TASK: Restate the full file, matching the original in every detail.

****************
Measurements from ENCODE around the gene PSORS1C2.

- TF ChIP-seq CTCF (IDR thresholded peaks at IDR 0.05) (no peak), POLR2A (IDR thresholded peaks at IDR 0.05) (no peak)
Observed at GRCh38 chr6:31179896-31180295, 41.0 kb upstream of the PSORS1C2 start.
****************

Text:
Measurements from ENCODE around the gene PSORS1C2.

- TF ChIP-seq CTCF (IDR thresholded peaks at IDR 0.05) (no peak), POLR2A (IDR thresholded peaks at IDR 0.05) (no peak)
Observed at GRCh38 chr6:31179896-31180295, 41.0 kb upstream of the PSORS1C2 start.